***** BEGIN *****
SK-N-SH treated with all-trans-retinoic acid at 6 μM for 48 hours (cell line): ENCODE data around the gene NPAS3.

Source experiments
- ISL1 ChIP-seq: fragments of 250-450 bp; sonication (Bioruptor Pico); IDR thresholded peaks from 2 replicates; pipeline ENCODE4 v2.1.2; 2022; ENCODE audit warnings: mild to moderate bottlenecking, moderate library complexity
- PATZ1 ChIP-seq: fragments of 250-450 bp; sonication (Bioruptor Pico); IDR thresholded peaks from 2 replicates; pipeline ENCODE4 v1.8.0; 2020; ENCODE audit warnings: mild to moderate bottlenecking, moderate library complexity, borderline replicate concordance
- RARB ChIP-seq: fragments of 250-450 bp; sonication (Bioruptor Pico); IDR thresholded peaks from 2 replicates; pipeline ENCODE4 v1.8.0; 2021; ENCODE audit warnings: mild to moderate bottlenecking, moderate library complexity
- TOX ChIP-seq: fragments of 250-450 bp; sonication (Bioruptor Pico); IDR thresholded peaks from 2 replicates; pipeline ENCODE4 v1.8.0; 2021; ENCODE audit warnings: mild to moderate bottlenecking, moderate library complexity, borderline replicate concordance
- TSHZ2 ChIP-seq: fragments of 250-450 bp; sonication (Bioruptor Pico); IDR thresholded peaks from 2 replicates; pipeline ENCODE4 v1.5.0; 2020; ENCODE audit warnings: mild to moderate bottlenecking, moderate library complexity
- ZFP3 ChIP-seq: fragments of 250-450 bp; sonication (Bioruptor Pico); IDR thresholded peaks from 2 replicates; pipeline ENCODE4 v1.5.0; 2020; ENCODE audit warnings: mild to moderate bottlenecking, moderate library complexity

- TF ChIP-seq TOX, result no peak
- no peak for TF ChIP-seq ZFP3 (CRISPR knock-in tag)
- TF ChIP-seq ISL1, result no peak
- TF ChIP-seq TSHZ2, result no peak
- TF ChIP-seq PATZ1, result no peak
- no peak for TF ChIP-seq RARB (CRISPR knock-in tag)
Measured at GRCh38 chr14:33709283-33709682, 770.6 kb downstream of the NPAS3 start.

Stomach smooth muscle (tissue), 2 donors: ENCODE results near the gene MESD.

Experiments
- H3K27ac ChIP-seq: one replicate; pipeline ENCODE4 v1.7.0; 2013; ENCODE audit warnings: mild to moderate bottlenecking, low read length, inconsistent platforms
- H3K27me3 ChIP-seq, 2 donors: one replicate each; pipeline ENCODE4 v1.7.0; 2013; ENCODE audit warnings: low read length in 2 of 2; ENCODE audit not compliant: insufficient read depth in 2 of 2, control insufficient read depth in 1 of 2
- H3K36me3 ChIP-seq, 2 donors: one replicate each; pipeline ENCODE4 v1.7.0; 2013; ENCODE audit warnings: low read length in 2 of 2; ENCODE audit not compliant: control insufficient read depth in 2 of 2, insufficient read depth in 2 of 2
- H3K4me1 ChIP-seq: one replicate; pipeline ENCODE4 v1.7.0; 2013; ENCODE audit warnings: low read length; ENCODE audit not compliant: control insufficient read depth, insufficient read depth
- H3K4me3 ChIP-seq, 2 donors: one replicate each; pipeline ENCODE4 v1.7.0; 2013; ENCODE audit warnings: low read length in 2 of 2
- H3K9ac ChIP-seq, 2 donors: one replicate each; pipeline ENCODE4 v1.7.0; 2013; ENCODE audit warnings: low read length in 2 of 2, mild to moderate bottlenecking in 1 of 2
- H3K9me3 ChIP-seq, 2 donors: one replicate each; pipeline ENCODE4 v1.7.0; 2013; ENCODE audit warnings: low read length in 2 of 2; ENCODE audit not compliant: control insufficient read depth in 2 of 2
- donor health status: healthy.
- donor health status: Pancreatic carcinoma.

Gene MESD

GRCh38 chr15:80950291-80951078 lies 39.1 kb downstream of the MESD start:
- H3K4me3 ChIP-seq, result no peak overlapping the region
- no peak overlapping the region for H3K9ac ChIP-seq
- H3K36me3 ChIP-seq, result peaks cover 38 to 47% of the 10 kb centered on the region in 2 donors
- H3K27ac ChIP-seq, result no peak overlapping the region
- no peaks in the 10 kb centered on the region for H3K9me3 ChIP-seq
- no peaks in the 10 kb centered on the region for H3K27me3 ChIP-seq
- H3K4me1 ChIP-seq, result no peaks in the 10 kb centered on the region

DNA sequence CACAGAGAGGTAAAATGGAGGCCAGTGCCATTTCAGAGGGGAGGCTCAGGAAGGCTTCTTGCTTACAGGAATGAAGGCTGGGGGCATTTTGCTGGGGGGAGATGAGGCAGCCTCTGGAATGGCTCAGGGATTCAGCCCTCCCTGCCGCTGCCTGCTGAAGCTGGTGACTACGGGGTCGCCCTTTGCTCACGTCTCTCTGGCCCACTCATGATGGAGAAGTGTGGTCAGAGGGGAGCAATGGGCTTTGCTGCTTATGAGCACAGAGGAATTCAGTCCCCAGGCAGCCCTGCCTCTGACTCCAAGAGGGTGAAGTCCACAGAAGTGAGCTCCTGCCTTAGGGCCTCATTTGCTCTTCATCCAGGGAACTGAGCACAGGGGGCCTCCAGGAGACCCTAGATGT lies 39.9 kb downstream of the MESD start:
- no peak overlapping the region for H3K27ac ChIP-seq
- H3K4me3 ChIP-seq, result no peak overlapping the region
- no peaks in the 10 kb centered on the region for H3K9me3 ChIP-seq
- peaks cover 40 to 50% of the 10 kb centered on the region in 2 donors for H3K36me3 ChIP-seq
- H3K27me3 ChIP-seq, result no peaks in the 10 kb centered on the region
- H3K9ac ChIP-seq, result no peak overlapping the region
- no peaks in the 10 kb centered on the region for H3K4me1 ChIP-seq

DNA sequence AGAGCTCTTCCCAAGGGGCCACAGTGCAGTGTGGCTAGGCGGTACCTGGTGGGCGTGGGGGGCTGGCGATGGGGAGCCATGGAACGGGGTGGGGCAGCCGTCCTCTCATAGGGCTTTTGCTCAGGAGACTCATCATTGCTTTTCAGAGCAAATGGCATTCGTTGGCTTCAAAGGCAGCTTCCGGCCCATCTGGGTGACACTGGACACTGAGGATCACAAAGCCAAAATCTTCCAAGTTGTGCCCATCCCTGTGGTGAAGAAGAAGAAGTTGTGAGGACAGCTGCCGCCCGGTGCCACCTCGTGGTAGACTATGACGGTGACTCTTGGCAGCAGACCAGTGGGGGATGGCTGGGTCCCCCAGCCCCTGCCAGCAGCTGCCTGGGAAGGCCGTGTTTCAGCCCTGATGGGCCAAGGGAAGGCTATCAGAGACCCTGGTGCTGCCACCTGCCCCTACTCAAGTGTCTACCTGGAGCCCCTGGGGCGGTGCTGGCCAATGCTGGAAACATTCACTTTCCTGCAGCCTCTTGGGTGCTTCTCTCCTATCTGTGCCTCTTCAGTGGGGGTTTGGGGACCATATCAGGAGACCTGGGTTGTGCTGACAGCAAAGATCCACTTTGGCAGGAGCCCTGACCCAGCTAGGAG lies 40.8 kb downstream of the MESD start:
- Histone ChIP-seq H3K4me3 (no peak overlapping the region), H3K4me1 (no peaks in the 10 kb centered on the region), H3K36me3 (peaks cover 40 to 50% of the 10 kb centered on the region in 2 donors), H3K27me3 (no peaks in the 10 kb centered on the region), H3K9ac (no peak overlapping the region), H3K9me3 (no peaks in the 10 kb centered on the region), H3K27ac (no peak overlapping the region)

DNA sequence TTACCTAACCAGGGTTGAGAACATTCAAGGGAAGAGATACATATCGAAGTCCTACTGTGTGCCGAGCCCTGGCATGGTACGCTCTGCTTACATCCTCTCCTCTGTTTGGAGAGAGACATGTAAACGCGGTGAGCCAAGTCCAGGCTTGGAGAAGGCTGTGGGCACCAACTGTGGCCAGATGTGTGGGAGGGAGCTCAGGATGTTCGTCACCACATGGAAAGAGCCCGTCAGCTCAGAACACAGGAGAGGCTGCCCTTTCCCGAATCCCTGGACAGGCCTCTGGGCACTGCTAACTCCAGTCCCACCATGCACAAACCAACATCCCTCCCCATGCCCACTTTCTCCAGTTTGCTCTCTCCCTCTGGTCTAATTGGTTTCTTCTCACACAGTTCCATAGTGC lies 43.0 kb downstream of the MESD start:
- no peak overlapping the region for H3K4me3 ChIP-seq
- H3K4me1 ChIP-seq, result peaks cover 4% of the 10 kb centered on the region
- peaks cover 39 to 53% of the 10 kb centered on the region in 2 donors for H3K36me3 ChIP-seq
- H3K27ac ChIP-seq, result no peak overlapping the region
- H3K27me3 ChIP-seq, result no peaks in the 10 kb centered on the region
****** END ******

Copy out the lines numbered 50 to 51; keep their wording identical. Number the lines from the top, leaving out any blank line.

- H3K27ac ChIP-seq, result no peak overlapping the region
- H3K27me3 ChIP-seq, result no peaks in the 10 kb centered on the region